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Greggor Ilagan, a Hawaii county councilman who is running for the state senate, decided to try to reach that vital demographic of young voters by appearing on social networking sites. And also Tinder, a dating app.

When he announced his candidacy last summer, Mr. Ilagan told local Hawaii press he would rely more on social media than campaign fund-raising to reach voters.

Greg Ilagan said on his profile page, "I bet we can find common ground on issues and make a positive impact around us."

That sounds Jeffersonian.

Have you spent most of this election cycle trying to ignore it? We don't blame you. With the Iowa caucuses just a week away, it might be time to get plugged in.

NPR's campaign reporters have spent months on the trail listening to and analyzing the candidates' movements, speeches and policy. But you don't need months because three of those reporters — Tamara Keith, Don Gonyea and Sarah McCammon — have distilled what you need to know to just 100 words and 60 seconds. Click above or read — and listen — on:

The Larry David-esque rantings of @berniethoughts may be the very incarnation of vacuum pennies.

The mockery is all in fun and admiration, said 23-year-old writer Spencer Madsen, who created the parody Twitter account chronicling the supposed inner thoughts of the surging Democratic presidential candidate.

With about a week left until the Iowa caucuses, the NPR Politics Podcast team discusses the emerging rifts between GOP candidates and the return of a certain Alaskan politician — and her endorsement of Donald Trump.

Special guest Ari Shapiro, host of All Things Considered, joins the podcast this week. He shares some nuggets from his interview with Hillary Clinton, including how she's talking about Bernie Sanders and her surprising go-to snack on the campaign trail.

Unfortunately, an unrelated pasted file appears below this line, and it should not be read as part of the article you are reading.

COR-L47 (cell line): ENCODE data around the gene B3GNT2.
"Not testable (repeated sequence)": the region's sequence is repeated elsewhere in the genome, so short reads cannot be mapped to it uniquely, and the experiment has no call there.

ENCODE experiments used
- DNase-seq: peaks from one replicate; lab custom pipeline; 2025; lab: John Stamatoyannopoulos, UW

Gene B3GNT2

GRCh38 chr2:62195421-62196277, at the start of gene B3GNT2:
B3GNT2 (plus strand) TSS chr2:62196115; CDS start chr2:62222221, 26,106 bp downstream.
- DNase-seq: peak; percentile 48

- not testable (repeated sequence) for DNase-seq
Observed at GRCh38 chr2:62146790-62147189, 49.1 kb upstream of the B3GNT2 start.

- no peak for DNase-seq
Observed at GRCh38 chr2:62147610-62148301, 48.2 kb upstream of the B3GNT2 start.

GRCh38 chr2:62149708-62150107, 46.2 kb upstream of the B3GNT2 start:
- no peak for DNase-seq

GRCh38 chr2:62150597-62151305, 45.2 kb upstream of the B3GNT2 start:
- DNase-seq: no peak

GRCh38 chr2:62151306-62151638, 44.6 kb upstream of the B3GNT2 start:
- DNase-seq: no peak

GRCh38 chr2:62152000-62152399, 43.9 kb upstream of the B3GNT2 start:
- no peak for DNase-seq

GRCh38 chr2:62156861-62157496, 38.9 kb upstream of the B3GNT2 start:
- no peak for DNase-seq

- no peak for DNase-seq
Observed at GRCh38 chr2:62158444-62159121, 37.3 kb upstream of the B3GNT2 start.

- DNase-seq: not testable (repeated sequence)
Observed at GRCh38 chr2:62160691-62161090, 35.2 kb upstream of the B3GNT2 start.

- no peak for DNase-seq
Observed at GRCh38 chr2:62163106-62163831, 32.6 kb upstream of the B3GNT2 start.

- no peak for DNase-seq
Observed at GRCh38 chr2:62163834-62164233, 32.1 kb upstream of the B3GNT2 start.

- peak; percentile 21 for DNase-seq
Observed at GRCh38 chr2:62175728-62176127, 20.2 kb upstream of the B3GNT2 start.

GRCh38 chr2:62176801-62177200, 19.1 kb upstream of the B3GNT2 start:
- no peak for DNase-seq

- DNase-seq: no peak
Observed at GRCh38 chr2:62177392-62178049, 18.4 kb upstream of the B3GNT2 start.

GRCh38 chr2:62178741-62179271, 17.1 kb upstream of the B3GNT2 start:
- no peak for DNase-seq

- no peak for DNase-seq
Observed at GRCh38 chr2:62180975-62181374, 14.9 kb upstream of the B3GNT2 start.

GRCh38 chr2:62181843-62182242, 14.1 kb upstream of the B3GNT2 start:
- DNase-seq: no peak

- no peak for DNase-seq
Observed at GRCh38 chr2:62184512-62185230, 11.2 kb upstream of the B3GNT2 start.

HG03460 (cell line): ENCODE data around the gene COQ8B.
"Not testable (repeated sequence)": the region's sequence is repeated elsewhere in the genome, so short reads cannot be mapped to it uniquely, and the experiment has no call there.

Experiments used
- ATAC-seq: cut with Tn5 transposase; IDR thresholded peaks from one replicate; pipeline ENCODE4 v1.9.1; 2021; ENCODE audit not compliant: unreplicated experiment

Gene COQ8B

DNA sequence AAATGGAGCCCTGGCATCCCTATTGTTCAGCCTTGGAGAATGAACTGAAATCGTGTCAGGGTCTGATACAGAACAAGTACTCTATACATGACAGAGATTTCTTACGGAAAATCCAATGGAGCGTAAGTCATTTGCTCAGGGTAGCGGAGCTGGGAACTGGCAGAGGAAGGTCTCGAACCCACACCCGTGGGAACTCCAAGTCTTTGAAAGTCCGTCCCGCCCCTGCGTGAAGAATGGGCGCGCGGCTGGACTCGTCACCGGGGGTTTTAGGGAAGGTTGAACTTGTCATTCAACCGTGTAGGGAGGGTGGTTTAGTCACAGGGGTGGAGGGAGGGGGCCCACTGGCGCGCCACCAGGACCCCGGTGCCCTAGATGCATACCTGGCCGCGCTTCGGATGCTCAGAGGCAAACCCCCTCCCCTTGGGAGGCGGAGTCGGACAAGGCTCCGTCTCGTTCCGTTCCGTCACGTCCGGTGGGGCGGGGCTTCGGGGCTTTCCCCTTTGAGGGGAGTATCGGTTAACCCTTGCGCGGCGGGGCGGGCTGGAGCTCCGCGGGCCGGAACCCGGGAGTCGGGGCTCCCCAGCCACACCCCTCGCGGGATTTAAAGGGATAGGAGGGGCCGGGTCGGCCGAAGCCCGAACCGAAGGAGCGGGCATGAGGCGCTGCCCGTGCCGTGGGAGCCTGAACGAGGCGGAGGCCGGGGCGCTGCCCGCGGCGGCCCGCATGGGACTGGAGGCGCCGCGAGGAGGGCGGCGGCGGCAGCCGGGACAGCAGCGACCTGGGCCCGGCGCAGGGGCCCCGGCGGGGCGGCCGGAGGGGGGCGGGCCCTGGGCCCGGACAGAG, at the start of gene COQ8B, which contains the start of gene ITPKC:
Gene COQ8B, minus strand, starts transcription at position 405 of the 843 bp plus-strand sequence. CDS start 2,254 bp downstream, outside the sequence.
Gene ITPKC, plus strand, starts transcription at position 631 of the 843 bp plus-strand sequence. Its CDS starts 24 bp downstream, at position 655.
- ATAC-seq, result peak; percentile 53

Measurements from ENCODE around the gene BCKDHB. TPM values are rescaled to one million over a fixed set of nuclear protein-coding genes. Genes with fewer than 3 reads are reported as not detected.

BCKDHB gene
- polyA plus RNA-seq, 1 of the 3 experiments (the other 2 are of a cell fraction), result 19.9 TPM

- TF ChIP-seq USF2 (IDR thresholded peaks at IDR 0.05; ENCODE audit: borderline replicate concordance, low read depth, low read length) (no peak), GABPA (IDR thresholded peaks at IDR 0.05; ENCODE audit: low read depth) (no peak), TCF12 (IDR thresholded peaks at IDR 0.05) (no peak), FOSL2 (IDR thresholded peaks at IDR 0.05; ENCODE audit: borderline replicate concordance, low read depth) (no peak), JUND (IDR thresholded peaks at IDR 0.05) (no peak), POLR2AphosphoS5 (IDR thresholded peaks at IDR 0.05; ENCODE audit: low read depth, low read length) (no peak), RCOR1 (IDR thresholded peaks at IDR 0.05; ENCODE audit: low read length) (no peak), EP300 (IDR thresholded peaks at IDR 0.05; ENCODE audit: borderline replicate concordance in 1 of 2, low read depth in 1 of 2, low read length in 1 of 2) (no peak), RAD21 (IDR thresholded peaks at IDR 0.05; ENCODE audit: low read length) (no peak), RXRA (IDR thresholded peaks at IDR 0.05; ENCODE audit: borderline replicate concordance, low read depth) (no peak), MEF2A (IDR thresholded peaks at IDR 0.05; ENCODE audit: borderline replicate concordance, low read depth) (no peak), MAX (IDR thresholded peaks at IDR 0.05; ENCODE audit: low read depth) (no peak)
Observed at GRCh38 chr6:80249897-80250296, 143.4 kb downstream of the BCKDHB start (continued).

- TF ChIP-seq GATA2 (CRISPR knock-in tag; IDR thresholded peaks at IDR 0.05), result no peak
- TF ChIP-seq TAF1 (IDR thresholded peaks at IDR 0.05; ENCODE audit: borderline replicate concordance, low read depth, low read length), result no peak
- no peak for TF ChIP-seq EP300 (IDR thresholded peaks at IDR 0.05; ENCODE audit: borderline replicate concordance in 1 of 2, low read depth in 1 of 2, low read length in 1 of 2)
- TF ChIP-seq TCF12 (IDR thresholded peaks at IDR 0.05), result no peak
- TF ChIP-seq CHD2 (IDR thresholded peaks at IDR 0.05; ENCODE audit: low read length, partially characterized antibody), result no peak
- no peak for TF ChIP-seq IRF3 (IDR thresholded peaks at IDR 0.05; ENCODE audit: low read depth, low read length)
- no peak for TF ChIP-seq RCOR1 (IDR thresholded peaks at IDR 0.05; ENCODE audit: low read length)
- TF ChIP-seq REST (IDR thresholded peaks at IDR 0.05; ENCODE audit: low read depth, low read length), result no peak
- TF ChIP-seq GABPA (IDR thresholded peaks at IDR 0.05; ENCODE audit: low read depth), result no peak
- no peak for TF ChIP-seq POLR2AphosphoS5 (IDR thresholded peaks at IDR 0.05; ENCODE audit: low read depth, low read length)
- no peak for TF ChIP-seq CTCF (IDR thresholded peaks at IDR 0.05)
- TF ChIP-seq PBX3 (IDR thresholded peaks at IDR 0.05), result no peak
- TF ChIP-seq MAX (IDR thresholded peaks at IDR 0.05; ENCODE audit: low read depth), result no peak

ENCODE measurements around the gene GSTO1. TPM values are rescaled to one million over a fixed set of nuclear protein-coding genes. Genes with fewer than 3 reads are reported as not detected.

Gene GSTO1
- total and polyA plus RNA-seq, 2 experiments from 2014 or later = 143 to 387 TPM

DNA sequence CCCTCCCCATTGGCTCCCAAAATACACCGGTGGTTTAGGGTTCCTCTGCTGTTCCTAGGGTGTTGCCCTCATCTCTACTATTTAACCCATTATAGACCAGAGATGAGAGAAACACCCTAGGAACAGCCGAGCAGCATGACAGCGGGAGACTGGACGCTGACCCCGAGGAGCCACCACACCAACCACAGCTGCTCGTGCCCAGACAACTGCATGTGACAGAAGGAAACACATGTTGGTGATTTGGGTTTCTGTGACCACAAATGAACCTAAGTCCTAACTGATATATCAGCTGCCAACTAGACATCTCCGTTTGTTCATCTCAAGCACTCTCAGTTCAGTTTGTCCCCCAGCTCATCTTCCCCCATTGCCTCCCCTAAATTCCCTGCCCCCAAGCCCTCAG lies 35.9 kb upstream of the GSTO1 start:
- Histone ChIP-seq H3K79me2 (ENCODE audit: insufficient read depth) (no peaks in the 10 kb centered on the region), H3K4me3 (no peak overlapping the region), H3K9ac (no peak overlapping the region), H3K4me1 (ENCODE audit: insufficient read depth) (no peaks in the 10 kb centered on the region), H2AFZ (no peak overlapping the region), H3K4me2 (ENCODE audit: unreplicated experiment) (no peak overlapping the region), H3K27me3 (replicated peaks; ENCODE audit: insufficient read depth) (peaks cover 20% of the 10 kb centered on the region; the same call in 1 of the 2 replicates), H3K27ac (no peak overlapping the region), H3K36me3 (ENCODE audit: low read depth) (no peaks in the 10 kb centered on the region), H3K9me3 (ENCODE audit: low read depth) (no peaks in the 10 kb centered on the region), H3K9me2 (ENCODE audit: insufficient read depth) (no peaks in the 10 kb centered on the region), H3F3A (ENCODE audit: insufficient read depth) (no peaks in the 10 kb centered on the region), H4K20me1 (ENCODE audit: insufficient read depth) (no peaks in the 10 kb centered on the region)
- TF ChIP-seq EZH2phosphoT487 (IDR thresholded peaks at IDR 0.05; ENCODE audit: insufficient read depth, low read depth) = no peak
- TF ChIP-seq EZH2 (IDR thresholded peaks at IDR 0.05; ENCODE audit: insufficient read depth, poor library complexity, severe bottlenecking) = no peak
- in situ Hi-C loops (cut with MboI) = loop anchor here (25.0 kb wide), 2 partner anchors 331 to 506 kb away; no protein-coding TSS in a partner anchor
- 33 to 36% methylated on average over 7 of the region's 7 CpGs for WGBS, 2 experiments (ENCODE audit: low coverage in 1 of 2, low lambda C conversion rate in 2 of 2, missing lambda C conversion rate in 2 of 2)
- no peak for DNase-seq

On the podcast:

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The venerated conservative magazine National Review magazine took its criticism of Donald Trump to a new level this week with a collection of essays from 22 prominent conservatives thinkers berating the GOP presidential frontrunner.

But its bold cover and editorial declaring it was "Against Trump" wasn't without consequences — on Thursday evening the publication was removed by the Republican National Committee as the conservative media partner for the Feb. 25 CNN/Telemundo/Salem Radio debate in Houston.

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Anger seems to be the dominant emotion during this presidential campaign. The angriest seem to be Republicans — upset with everything from illegal immigration to ISIS to President Obama. Donald Trump has said he is proud to carry that mantle.

But on the left, there's a different kind of frustration, disappointment and dissatisfaction with the political climate that is driving many to Vermont independent Sen. Bernie Sanders.

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How many degrees of separation do you think there are between presidential candidate Donald Trump and folksinger Woody Guthrie? Well, we learned this week that it's a lot fewer than you might guess.

Covert recordings, political bribes, raided offices and now, federal indictments. An FBI probe is dismantling an entire political administration after uncovering deep corruption within. But these politicians aren't in Congress or even in a state governor's office. This scandal is ripping through the tiny city council of Allentown, Pa., and the FBI is throwing everything it's got into the investigation.